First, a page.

Timed releases for mobile apps
With today's simultaneous Facebook and Messenger for Android releases, it's a great time to talk about how we manage mobile releases here at Facebook. Over the past few months, we've taken our successful Facebook.com release process, applied a couple of important tweaks, and repurposed it for mobile. This allows us to rapidly improve app performance, add great new features, and increase stability--all while maintaining a high quality bar. Today’s Facebook for Android update came just four weeks since the last version and our goal is to deliver another in a month. We're now delivering on regular ship cycles for Facebook for iOS, Camera and Messenger as well.
Until recently, our mobile app development was feature-driven. We'd decide on a bundle of features, furiously work on them, test them, and ship. Great updates we had already finished sometimes took longer to get into people's hands because we often had to wait for additions and tweaks that threw us off schedule. As we started developing more and more for mobile, it became clear we needed a scalable process to manage the increased mobile engineering activity and ship quality updates to users fast. The good news is we already used that process elsewhere at the company.
A familiar process
As my boss Chuck Rossi previously explained, Facebook.com uses a fast and effective process for shipping improvements to users daily. Now we're taking the lessons we've learned from the past five years on desktop web and applying them to mobile.
We now schedule predictable and explicit dates when we cut from mobile feature development to testing, stabilization, and polishing. This allows engineering to move fast, keeps the apps in a shippable state, and generally removes ambiguity about when code will ship. Moving to a date-driven model means that stability and performance updates , or user-ready features,don't need to wait on another feature to ship.
Mobile is unique
Shipping mobile software is inherently different than shipping web software -- the stakes are higher. It's easier for code to cause an app crash on mobile than bring down an entire site on the web. And with web software you can roll out gradually and make updates before you roll out to the majority of users. With mobile software we don't have these luxuries. That means we have to hold ourselves to an even higher quality bar.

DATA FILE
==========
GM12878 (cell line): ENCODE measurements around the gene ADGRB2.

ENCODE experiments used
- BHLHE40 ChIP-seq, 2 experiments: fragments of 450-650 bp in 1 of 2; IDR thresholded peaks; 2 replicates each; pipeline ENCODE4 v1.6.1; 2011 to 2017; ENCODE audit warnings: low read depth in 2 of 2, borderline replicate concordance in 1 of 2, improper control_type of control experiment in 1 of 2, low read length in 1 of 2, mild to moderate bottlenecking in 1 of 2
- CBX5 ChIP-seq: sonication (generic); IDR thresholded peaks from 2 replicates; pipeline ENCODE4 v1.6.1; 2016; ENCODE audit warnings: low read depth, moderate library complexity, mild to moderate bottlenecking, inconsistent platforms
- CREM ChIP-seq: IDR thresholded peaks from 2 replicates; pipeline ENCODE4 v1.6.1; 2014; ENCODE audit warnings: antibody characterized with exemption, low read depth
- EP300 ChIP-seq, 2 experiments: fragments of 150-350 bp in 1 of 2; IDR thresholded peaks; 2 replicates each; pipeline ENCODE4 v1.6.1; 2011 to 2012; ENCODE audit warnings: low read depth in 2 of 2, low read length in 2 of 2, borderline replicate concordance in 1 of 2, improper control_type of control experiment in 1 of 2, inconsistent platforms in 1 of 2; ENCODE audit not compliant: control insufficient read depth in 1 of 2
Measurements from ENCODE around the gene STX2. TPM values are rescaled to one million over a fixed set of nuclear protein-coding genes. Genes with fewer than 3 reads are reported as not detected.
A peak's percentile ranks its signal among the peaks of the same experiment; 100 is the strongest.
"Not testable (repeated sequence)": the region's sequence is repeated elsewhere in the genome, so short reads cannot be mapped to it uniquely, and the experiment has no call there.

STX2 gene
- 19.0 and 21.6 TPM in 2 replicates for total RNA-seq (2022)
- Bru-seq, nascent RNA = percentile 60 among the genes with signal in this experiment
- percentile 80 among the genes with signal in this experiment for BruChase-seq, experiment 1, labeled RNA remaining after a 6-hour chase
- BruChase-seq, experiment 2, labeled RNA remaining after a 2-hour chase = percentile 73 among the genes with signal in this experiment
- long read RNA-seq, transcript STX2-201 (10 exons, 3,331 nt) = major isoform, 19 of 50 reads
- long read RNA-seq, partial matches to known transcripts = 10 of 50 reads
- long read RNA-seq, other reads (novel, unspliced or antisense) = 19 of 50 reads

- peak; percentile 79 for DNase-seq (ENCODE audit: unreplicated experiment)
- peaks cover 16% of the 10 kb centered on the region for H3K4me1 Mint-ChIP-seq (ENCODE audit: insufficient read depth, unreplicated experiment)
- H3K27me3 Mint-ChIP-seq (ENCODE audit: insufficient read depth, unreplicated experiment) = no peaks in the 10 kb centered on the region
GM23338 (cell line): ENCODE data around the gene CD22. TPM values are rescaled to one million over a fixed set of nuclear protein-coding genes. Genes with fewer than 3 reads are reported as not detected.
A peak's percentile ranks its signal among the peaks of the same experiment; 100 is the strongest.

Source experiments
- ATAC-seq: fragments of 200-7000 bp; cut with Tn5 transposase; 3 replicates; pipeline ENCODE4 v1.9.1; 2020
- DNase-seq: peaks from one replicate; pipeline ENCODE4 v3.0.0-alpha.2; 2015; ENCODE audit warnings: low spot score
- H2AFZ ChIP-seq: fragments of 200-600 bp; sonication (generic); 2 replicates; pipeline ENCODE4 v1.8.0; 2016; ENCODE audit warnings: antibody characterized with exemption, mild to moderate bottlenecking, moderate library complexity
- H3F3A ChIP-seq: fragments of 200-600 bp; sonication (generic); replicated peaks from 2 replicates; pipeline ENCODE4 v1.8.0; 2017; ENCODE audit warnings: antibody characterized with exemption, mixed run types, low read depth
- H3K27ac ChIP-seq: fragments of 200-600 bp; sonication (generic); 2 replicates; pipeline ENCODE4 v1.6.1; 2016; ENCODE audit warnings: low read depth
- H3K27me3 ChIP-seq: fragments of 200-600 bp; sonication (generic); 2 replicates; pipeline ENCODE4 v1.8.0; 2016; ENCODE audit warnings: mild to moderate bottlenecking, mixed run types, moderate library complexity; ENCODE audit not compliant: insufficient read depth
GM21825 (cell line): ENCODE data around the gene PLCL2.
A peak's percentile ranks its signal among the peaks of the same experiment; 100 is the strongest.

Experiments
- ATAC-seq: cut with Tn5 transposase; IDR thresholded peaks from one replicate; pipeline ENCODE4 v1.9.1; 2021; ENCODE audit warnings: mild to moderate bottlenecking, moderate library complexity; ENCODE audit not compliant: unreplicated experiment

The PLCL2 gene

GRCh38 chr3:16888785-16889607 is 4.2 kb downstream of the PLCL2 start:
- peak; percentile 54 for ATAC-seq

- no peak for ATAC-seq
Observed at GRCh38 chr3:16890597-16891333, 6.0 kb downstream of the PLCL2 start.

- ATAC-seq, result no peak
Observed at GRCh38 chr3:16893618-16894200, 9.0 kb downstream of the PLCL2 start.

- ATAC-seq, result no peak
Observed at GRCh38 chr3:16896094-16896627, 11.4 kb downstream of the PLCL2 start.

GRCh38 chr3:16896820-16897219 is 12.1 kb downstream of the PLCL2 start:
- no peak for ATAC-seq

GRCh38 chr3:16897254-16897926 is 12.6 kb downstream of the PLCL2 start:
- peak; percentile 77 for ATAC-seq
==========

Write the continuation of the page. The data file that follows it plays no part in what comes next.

For instance, we only take targeted fixes after we've cut a release. We scrutinize every change closely and have to explicitly approve any changes. My colleague Mike Shaver put it best when he said that we "need a reason to accept, not a reason to reject." We frequently say no, and if it becomes clear a fix is too risky or a feature isn't quite ready we back it out or turn it off without a second thought. This keeps quality high and decouples finished updates from unfinished ones.
Updating an app -- while easy for most people -- can be more disruptive than reloading a webpage. Because of this, we also wanted to balance getting improvements out to people quickly while minimizing disruptions for users. Our 4-8 week release timelines feel like a good trade-off for now.
We also work to reuse code and tests wherever possible. For mobile products, our apps have to work with different hardware, OS versions, platform capabilities, app stores, partner timelines, programming languages, and testing frameworks. To deliver products efficiently against all those constraints, we share code and tests as much as we can. For example, on iOS and Android the messaging experience in the main Facebook app uses the same code as the Facebook Messenger standalone apps on those platforms. That means we can leverage our Messenger development and testing for the main Facebook app and vice versa.
We've adopted this new date-driven release process so that people get important stability, speed, and feature improvements as soon as they are ready. This helps us drive toward higher quality -- one of our top priorities on mobile.